Catching Up Is Hard To Do

CatchingUpHow can it possibly be March 3rd already? It feels like only yesterday it was December and I was fired up after an incredible GAFE conference in Montreal, which I meant to write a post about. And then there was the third Face to Face at MaRS in January, which also inspired me to write an reflective, ideas filled post. Then I met with my PLC group at Greenwood for an enriching “Critical Friends” tuning protocol, inspired by Klingenstien, which deserved a well written, eloquent blog post.

But somehow, between all these amazing events, life happened and my blog posts didn’t. Reports, winter holidays with friends and family, weekends working on my house, more reports to write, weekend winter adventures, planning new design thinking activities, Cohort 21 Google Hangouts…and suddenly it is March and I am yet to catch up on my blog posting.

One of the things that is great about Cohort 21 is that it is a process, and one in which I have control. So for those of you like me, who haven’t had the mental space to devote to writing, don’t feel guilty or unproductive. You have been busy doing incredible thinking, making great things happen in your classroom, and your action plan is coming together despite your absence from the blogs.

Something that I often need to remind myself of is that there are many ways to reflect. It doesn’t always have to an eloquent, witty post (if only we could all be great writers like @gvogt). Reflections could be a video-log, a simple photo from your class with a caption, or a tweet to a colleague.

With March break upon us, hopefully we will all be able to carve out a little time for ourselves to reflect on what has happened inside and outside of our classrooms this term. I plan to challenge myself to write at least one post per week in March, to help my brain catch up to my body.  Anyone else care to join me for this blogging challenge?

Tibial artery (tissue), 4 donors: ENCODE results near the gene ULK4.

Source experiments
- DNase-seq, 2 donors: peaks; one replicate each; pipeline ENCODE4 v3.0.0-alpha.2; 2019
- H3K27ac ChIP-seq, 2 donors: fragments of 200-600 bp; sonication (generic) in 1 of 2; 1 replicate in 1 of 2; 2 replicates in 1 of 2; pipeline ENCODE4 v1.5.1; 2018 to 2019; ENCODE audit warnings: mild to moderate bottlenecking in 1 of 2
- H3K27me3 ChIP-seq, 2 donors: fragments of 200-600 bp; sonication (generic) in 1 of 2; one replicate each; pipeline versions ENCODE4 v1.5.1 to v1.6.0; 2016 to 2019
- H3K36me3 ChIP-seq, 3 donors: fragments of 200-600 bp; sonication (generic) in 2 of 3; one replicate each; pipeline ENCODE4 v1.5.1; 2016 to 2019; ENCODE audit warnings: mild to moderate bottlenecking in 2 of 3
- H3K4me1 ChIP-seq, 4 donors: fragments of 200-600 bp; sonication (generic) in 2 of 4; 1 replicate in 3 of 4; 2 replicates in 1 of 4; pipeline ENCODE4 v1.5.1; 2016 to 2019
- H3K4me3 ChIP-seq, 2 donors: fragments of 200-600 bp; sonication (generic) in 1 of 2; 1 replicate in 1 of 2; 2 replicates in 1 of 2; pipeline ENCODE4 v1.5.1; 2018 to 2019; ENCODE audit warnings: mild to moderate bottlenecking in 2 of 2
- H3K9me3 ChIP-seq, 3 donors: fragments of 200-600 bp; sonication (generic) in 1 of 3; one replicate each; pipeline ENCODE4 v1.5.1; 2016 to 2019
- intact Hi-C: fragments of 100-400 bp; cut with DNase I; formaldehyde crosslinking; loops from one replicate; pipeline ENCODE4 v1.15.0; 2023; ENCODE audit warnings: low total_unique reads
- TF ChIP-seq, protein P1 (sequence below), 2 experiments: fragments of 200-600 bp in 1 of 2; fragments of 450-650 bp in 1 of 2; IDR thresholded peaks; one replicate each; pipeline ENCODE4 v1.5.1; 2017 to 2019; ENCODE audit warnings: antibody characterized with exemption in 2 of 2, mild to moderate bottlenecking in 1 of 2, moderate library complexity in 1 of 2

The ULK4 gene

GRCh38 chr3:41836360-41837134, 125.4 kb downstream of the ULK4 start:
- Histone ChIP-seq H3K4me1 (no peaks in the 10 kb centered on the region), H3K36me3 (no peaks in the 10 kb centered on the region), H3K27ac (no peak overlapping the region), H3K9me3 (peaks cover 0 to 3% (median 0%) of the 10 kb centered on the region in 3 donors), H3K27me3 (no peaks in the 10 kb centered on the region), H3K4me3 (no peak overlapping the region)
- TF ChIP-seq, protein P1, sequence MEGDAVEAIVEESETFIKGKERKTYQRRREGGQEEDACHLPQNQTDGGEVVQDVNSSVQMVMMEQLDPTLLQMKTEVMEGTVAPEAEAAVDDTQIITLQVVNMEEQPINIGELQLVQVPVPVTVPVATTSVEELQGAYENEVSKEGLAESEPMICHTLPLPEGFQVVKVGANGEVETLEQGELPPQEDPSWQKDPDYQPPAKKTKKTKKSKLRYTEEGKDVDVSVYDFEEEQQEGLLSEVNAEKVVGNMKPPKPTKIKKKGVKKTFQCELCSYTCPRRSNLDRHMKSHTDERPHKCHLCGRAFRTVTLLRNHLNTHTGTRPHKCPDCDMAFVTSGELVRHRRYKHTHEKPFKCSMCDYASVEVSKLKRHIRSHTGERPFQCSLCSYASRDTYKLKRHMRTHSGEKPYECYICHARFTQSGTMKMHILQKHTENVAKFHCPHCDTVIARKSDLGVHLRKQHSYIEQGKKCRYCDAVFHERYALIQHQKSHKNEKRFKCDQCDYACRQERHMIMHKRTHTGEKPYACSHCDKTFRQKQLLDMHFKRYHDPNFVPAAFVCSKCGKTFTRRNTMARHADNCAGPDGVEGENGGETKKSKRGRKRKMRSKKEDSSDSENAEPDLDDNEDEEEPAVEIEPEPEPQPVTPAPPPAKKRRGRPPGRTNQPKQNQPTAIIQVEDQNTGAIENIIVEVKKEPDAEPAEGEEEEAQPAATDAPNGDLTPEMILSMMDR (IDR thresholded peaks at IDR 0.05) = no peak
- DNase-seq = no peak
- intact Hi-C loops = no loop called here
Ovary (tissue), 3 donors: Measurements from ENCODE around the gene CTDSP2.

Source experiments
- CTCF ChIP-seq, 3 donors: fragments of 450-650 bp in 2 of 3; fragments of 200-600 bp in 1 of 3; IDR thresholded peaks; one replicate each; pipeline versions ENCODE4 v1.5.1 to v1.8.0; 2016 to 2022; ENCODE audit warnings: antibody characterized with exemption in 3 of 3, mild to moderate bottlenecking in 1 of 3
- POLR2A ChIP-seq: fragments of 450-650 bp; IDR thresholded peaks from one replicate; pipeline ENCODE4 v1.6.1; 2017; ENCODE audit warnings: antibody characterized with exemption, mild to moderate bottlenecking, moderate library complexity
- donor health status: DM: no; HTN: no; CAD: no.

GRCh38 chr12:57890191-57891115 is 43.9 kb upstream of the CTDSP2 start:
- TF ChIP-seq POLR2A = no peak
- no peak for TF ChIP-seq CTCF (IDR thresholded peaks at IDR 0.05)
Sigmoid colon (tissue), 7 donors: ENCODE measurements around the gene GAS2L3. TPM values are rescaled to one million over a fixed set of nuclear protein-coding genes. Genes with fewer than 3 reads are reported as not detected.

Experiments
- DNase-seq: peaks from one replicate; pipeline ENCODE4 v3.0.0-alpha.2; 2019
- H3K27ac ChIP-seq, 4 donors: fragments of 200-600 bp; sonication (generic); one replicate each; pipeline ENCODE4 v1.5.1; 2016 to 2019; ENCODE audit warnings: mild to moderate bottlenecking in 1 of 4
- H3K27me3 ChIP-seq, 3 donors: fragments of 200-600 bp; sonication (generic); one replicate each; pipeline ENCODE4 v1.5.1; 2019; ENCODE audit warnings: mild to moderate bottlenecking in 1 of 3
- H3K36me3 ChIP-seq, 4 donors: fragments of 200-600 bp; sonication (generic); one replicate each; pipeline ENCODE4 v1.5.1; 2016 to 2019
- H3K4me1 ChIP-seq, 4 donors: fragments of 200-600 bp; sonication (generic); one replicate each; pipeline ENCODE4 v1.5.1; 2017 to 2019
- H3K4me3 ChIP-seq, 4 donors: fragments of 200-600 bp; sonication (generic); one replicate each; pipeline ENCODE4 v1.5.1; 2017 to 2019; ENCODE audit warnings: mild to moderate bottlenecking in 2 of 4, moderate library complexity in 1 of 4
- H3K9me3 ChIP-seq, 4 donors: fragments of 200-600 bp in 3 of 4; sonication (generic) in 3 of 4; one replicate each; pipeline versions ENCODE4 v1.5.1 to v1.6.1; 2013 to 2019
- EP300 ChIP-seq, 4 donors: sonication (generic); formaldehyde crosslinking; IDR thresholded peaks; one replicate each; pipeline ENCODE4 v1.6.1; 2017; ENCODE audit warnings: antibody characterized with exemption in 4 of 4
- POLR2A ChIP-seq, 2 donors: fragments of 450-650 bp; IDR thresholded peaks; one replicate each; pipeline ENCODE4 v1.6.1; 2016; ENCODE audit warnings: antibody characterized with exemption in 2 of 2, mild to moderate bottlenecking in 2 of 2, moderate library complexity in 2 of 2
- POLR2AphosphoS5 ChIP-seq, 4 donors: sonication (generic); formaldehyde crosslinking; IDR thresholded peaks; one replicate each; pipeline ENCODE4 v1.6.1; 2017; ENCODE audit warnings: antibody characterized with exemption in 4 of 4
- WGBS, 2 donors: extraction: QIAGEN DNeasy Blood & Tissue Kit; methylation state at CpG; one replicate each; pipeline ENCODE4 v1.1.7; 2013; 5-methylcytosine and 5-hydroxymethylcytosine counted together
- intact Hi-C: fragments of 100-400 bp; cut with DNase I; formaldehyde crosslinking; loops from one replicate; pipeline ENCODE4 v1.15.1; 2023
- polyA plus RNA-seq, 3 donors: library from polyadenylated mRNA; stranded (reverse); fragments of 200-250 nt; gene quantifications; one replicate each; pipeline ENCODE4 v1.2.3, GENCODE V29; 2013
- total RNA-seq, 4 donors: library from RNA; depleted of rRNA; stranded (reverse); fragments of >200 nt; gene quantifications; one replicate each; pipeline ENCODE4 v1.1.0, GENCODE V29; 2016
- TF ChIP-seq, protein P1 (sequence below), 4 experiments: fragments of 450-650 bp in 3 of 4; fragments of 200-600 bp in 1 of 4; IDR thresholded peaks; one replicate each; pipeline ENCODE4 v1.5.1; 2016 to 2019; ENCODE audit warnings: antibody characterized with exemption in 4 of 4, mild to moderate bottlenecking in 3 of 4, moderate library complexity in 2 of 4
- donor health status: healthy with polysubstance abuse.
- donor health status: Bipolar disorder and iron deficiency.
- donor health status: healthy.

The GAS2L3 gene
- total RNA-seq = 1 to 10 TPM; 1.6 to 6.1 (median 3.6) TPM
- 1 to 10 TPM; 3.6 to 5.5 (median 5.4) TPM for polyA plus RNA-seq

In the meantime, a little tune to start your day…

[youtube]http://youtu.be/tbad22CKlB4[/youtube]

 

7 comments to “Catching Up Is Hard To Do”
  1. I totally agree @lmcbeth! Sometimes the thinking and doing is happening, but it may not be visible on the C21 toolkit. And that isn’t the priority. Sometimes, thought it can be difficult to reengage and recieve the support and energy and inspiration from others within our community. That’s why I love your ideas of how to get connected.

    Thanks,
    garth.

  2. I feel a whole lot better after reading this post, @lmcbeth! I too have been meaning to blog for several weeks now, but with the busy-ness of the term-end upon us (and a school trip this past week!), time has been racing by. In the meantime, however, my brain has indeed been buzzing with ideas and reflections. Thank you for this great post!

    • Hi @aharding,
      Glad that the post helped ease your mind. One of my goals has been to get better at getting more done in a day, but it seems the more I get done, the more there is to do. I have a friend who swears by David Allen’s “Getting Things Done” method, and I’ve been listening to his podcasts while I drywall my bathroom this week. some great inspiration for turning ideas into action: http://gettingthingsdone.com/podcasts/

      I’d love to hear how your “toolkit for flourishing” is going and I hope that you’re having a great break!
      Les

      • I often feel that way too – I check two things off the “to do” list, but then four more things are added!

        Thanks for pointing me to this podcast (I love podcasts, but don’t listen to them enough. They certainly help to optimize time)! I will most definitely check it out.

        Hope you’re having a great break as well!

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